• Mobile tower 2 CatalunyaThe impact of the large number of new cell towers and antennae that will be needed for 5G networks, as well as the buildings housing server farms and data centres also have a significant environmental impact. It is not just the electricity demands for cooling that matter, but the sheer size of data farms also has a significant physical impact on the environment.[xxix]   The average data centre covers approximately 100,000 sq ft of ground, but the largest noted in 2018 was at Langfan in China and covered some 6.3 million sq ft (which is equivalent to the size of the Pentagon in the USA).[xxx] Furthermore, uncertainties over the health impact of new 5G networks have led to serious concerns among some scientists, as with the 5G appeal to the EU signed by a group of 268 (as of December 2019) scientists and doctors concerned about the impact of RF-EMF, especially with the higher frequency wavelengths being used in the 5G roll-out at high densities in urban areas.[xxxi]  Whilst a majority of those involved in developing and installing such networks do not share these concerns, it is interesting that they have indeed gained some traction.[xxxii]
  • A final very important, but frequently ignored, environmental impact is the proliferation of satellites in space. Far too often, space is seen as having no relevance for environmental matters, rather like the oceans were once considered, but in reality space pollution is of very important significance.  The environmental impact of rockets that launch satellites into space has until recently scarcely been considered.  As noted in a commentary in 2017, “Nobody knows the extent to which rocket launches and re-entering space debris affect the Earth’s atmosphere”.[xxxiii]  The increasing problem of space congestion, though, is indeed now beginning to be taken seriously.  As of January 2019, it was estimated that there have been about 8950 satellites launched into space of which around 5000 were still in space, with only 1950 still functioning.[xxxiv]  The debris from satellites is potentially very hazardous, because every object of a reasonable size from a disintegrating satellite is potentially able to destroy another satellite.  The European Space Agency estimates that there are 34,000 objects >10 cm, 900,000 objects <10 cm and > 1 cm, and 128 million objects <1 cm and > 1mm currently in orbit.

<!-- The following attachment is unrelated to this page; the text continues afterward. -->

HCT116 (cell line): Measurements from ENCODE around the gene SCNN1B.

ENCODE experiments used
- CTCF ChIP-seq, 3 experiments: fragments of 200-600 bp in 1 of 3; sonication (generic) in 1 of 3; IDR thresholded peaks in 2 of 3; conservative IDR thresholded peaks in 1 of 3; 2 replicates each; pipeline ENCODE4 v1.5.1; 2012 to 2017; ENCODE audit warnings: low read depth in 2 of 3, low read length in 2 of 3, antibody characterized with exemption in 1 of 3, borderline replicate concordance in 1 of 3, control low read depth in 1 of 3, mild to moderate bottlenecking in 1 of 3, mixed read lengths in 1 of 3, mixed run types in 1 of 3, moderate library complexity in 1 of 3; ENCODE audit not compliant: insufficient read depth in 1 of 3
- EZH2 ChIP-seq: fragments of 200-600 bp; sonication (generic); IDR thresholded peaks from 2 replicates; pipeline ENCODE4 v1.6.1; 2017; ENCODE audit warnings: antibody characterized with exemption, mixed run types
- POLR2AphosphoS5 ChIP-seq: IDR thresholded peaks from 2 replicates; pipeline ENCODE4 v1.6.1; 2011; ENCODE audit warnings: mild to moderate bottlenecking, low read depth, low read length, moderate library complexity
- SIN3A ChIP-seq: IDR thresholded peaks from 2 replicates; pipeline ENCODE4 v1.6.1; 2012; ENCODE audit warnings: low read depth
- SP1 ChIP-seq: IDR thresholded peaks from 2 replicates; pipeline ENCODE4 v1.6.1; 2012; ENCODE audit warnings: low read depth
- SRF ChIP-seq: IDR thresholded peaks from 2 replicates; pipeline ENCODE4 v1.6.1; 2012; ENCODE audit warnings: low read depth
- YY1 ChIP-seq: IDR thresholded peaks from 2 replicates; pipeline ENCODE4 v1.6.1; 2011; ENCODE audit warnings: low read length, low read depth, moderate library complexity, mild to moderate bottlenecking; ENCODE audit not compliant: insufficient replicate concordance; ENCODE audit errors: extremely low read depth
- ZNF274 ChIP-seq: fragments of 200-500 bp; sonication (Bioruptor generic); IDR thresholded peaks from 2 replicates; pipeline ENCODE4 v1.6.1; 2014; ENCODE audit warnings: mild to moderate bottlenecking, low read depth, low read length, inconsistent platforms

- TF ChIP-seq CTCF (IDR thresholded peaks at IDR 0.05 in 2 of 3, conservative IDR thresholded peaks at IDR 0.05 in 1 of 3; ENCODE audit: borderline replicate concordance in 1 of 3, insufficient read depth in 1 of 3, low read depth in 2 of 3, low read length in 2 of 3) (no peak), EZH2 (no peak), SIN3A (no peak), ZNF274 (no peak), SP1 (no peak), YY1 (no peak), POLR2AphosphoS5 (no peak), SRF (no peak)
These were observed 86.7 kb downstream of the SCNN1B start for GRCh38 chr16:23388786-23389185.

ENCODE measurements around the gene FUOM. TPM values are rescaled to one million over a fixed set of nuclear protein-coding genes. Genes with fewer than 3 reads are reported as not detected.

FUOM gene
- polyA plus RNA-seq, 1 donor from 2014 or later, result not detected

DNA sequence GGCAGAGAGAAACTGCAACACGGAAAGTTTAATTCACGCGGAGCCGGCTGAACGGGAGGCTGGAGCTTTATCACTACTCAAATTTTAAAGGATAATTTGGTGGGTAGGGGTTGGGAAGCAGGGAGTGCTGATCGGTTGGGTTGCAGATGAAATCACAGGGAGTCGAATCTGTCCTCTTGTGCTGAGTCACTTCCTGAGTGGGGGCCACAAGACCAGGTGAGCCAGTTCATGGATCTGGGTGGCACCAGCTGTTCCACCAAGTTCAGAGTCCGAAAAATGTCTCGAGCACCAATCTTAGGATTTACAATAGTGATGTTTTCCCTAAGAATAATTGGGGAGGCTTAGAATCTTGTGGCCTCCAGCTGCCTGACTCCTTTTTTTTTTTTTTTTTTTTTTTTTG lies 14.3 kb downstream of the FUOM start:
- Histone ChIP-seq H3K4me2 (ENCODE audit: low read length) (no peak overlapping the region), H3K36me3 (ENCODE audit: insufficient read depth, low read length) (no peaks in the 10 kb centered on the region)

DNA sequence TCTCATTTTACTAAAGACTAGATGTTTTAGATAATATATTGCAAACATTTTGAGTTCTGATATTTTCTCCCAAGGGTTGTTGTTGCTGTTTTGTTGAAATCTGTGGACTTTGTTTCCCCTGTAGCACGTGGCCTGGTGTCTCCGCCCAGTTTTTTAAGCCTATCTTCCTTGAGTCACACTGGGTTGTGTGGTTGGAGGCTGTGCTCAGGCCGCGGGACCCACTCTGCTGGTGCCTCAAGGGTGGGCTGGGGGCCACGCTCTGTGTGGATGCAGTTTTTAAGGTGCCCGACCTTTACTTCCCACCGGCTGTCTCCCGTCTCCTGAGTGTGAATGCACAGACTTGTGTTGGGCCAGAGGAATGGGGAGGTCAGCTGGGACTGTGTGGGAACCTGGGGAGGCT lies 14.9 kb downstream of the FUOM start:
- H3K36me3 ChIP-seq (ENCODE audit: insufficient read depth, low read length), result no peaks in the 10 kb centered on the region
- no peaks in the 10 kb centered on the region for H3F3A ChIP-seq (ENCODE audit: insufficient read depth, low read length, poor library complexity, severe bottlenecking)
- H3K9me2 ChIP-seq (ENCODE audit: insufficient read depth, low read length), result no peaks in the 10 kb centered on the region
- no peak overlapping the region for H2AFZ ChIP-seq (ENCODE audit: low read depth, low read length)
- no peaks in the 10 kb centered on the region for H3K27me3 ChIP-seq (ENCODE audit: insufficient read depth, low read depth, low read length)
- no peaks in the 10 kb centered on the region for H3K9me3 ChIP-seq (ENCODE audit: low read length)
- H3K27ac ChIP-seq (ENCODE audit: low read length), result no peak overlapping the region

This second part of the trilogy of posts on digital technologies and climate change has argued that the digital technology sector is very largely based on business models that have been designed specifically to be unsustainable.  Moreover, these technologies and their use have very significant impact both on the environment in general and also on the constituents of the Earth’s climate.  As these technologies become used much more widely their negative impacts will increase.